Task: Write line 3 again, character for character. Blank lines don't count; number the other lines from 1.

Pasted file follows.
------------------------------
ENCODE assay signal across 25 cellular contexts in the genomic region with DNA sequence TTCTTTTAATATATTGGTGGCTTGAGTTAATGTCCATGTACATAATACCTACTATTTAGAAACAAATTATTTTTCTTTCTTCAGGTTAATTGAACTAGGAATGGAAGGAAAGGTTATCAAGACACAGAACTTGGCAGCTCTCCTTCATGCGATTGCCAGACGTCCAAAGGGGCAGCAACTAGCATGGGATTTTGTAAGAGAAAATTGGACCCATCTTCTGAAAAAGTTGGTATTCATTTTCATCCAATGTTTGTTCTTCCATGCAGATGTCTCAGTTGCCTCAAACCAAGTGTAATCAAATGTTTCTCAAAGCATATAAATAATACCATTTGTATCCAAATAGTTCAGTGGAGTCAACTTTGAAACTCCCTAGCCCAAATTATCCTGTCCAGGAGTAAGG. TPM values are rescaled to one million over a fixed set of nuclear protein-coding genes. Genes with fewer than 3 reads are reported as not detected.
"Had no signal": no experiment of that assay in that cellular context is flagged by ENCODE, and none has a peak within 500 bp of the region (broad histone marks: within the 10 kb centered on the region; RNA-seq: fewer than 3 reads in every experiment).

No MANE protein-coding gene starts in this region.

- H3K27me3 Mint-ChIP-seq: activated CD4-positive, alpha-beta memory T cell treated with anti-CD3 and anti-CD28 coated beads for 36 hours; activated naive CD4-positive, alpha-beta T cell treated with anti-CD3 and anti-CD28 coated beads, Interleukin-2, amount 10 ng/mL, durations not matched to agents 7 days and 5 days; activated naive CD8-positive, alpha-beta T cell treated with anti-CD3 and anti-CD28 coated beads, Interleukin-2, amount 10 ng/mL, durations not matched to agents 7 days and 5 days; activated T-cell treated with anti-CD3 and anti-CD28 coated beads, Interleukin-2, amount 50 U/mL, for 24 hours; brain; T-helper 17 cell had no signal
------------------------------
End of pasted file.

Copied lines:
No MANE protein-coding gene starts in this region.